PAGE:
In this part you will learn about why it is important to understand the Needs of people you are designing for, an introduction to user Research and an introduction to personas.
Importance of observation
An effective starting point for designing new technology is to clearly identify an existing problem or user need. Finding a big problem or need often yield an untapped opportunity for design. Observing people can also help you build empathy and think from their point of view, walk in someone else’s shoes, or maybe wear someone else’s gloves.
The author and designer, Mike Kuniavsky, gave me the example of Qualcomm and their work making devices for truckers. Apparently with an early version of the system the responses were often blank or when they were there they were pretty minimal. These devices had small buttons and one thing that emerged through participant observation is that unsurprisingly truckers have big hands, and furthermore because they living lifting heavy things, they often wear gloves. So the small buttons were completely impractical. The resulting re-design featured a large touchscreen. Additionally, because it was an interactive touchscreen where you can change what is beneath the button the most common response at particular locations was always featured there prominently. This dramatically reduced the amount of typing that was needed and the stylus was introduced to be able to provide precise input on the rare occasions that it was needed.
There are some questions that you may want to ask when doing field work. What the people do now? What values and goals do they have? How are the particular things that you’re observing embedded in a larger ecology of artifacts and social networks and broader career and personal and professional goals? And what are some similarities and differences across people? Do you see everybody in a particular community doing the same thing, or are there some things that are more idiosyncratic? Both can be valuable by the way. What you should have learned is how to ask and listen to be able to find out what peoples`real goals are.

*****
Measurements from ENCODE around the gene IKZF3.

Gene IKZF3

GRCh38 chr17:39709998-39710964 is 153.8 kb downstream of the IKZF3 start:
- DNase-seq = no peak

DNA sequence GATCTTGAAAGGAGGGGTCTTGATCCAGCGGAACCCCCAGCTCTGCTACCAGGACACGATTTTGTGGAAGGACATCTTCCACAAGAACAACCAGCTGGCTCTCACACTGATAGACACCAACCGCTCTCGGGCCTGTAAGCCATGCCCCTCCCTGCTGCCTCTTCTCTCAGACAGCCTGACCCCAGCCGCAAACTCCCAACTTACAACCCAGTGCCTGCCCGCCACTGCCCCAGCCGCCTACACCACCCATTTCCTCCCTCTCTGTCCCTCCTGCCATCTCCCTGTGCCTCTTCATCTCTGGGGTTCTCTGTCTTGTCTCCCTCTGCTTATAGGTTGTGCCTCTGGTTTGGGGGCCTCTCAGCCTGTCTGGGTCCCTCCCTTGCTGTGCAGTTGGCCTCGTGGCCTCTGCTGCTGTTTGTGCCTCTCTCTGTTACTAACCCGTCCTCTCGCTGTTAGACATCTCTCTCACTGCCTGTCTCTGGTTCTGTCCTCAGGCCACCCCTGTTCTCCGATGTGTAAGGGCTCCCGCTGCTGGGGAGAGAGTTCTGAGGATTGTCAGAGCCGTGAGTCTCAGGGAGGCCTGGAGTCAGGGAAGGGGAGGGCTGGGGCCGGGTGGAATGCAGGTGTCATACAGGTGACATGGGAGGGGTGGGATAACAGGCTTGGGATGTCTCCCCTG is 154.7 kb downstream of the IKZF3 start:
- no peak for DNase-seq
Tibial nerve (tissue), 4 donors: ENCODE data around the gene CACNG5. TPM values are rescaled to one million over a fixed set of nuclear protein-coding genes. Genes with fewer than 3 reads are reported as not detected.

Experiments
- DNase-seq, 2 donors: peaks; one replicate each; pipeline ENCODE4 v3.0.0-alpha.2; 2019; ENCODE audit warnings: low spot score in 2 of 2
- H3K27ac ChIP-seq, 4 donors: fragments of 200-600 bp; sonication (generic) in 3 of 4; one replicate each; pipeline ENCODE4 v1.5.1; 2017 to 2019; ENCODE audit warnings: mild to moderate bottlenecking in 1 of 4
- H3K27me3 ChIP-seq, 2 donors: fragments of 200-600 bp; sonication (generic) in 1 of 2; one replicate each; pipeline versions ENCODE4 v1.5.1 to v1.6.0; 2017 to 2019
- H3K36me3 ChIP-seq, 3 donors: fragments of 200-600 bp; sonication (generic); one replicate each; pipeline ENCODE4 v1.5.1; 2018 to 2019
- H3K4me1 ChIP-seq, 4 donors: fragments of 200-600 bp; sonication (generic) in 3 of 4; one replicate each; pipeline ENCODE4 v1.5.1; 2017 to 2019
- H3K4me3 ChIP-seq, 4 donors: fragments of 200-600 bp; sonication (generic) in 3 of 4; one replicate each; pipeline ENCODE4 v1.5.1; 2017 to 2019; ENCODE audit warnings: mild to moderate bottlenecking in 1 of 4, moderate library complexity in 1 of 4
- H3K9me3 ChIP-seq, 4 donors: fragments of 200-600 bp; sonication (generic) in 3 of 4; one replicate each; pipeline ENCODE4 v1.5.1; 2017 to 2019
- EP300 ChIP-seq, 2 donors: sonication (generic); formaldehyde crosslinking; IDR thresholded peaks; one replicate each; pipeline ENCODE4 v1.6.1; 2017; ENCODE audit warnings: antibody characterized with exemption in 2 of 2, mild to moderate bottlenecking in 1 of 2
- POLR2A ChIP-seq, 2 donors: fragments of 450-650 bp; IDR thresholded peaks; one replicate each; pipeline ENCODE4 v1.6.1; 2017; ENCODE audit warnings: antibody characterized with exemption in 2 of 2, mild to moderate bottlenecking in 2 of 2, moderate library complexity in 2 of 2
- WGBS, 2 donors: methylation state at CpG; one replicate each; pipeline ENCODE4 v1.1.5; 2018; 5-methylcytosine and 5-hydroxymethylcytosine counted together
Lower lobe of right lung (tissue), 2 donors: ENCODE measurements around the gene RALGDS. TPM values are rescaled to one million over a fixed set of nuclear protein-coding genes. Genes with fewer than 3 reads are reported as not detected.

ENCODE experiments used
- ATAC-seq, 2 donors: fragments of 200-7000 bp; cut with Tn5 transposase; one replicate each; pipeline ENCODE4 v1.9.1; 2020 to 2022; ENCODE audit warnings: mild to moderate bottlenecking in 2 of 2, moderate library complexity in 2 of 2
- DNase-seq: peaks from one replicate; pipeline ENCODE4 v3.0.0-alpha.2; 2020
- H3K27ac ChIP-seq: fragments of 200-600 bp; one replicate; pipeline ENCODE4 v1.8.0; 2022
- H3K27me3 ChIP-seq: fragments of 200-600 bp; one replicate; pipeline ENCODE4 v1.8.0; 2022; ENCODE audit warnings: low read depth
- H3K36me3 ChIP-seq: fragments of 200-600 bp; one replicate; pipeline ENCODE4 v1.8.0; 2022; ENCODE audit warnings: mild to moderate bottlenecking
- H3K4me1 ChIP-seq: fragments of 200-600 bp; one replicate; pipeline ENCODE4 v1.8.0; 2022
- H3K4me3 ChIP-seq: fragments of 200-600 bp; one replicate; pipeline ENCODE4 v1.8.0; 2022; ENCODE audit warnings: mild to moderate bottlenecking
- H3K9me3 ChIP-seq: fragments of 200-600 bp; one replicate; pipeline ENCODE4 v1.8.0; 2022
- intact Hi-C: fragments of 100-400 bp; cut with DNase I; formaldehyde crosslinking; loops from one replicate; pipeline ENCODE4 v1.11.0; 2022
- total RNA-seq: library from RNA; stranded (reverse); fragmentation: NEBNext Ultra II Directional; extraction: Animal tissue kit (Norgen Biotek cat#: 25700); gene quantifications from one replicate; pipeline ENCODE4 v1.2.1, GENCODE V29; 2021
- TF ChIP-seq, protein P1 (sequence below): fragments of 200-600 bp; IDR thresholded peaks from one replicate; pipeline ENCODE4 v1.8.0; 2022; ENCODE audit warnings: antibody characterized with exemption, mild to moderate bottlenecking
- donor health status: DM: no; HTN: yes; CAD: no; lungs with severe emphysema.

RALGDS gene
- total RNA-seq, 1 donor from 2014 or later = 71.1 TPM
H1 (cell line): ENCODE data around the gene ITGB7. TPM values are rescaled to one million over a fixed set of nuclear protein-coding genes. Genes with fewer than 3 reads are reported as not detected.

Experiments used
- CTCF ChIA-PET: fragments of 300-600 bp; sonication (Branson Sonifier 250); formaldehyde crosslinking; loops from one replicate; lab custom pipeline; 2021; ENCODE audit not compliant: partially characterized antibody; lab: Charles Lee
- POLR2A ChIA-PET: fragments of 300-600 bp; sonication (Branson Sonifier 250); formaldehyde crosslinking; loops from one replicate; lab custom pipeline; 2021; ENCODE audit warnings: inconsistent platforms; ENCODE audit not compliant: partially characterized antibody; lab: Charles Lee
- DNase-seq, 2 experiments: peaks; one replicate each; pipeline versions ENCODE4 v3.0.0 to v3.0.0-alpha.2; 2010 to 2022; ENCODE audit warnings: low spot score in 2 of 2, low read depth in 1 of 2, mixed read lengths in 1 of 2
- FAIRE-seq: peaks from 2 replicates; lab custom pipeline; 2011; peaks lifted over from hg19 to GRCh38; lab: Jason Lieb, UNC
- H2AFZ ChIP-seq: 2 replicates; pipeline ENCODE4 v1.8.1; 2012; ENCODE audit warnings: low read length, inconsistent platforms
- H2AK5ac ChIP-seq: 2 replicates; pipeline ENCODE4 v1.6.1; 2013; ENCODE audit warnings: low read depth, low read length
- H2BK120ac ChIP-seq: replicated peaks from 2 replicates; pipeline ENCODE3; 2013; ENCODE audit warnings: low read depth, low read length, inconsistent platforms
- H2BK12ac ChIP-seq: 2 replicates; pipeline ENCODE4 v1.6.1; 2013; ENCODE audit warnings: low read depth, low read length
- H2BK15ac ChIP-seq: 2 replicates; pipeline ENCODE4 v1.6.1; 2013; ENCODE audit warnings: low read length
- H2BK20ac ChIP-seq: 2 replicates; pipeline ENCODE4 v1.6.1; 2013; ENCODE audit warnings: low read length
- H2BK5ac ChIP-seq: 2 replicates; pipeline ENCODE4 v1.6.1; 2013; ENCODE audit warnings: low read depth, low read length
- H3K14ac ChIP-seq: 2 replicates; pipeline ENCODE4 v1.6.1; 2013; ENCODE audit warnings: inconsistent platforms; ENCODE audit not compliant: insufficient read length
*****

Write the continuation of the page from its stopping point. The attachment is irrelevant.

From user Research to persona
Once you have identified the end user of your solution, determine what you’re curious to know about them, their goals, needs, motivations, tools, and steps to reach that goal. For example, you might ask them to describe a recent travel booking they made. Summarize your questions in an interview guide and schedule time to meet with your potential end users. Preferably in their own environment. Take notes of your findings and interviews.
Once you and your team come back from conducting interviews share your stories by referring to your notes and artifacts. Take notes of key findings from your interviews and post-its. Look for common themes across your findings such as common user characteristics, goals, needs and motivations. For example, you might find commonalities among frequent and infrequent travelers. Next, create a persona. A persona is an aggregate of a specific user type. Use the data from your synthesis to create your persona. Describe them, their needs, goals, and motivations. Once you created your persona, you might have found a long list of needs. Designing for all these needs, you might end up with something like very complicated Swiss pocket knife. Creating a point of view for each important need of the persona will help your solution focus. For example, a frequent traveler needs a way to quickly book the same trip over and over while getting the best seat for a cross country flight.
Instruction for creating personas
About Tobias Riedner
Tobias Riedner foundet WYCDWD.com in 2015. He works and worked as innovator, consultant, analyst and educator in the fields of business intelligence and data warehousing. He learned a lot from the best consultants, managers und educators in the past and shares his knowledge worldwide. He works for a steady growing traditional company which is a leader in industry 4.0.